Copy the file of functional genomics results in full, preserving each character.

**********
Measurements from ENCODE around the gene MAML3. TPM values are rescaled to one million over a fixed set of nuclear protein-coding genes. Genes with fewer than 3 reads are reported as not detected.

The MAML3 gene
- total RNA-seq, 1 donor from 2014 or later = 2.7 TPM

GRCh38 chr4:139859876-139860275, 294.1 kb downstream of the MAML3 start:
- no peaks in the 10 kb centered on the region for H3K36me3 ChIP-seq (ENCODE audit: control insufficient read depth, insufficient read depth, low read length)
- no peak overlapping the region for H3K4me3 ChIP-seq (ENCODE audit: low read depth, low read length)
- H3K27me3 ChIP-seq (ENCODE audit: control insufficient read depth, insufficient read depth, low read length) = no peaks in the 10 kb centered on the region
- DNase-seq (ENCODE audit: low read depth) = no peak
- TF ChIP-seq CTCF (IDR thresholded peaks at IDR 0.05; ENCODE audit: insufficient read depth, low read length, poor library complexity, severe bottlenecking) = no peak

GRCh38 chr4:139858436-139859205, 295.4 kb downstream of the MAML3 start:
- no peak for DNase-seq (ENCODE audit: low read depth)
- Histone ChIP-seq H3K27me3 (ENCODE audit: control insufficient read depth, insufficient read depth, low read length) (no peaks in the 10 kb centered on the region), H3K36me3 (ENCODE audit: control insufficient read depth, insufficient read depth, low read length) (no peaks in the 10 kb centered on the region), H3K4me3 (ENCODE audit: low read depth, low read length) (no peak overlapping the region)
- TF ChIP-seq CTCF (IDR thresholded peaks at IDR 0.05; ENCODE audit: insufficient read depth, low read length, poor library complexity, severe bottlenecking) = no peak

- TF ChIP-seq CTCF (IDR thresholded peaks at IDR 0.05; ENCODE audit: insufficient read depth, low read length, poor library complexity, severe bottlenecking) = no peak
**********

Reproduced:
Measurements from ENCODE around the gene MAML3. TPM values are rescaled to one million over a fixed set of nuclear protein-coding genes. Genes with fewer than 3 reads are reported as not detected.

The MAML3 gene
- total RNA-seq, 1 donor from 2014 or later = 2.7 TPM

GRCh38 chr4:139859876-139860275, 294.1 kb downstream of the MAML3 start:
- no peaks in the 10 kb centered on the region for H3K36me3 ChIP-seq (ENCODE audit: control insufficient read depth, insufficient read depth, low read length)
- no peak overlapping the region for H3K4me3 ChIP-seq (ENCODE audit: low read depth, low read length)
- H3K27me3 ChIP-seq (ENCODE audit: control insufficient read depth, insufficient read depth, low read length) = no peaks in the 10 kb centered on the region
- DNase-seq (ENCODE audit: low read depth) = no peak
- TF ChIP-seq CTCF (IDR thresholded peaks at IDR 0.05; ENCODE audit: insufficient read depth, low read length, poor library complexity, severe bottlenecking) = no peak

GRCh38 chr4:139858436-139859205, 295.4 kb downstream of the MAML3 start:
- no peak for DNase-seq (ENCODE audit: low read depth)
- Histone ChIP-seq H3K27me3 (ENCODE audit: control insufficient read depth, insufficient read depth, low read length) (no peaks in the 10 kb centered on the region), H3K36me3 (ENCODE audit: control insufficient read depth, insufficient read depth, low read length) (no peaks in the 10 kb centered on the region), H3K4me3 (ENCODE audit: low read depth, low read length) (no peak overlapping the region)
- TF ChIP-seq CTCF (IDR thresholded peaks at IDR 0.05; ENCODE audit: insufficient read depth, low read length, poor library complexity, severe bottlenecking) = no peak

- TF ChIP-seq CTCF (IDR thresholded peaks at IDR 0.05; ENCODE audit: insufficient read depth, low read length, poor library complexity, severe bottlenecking) = no peak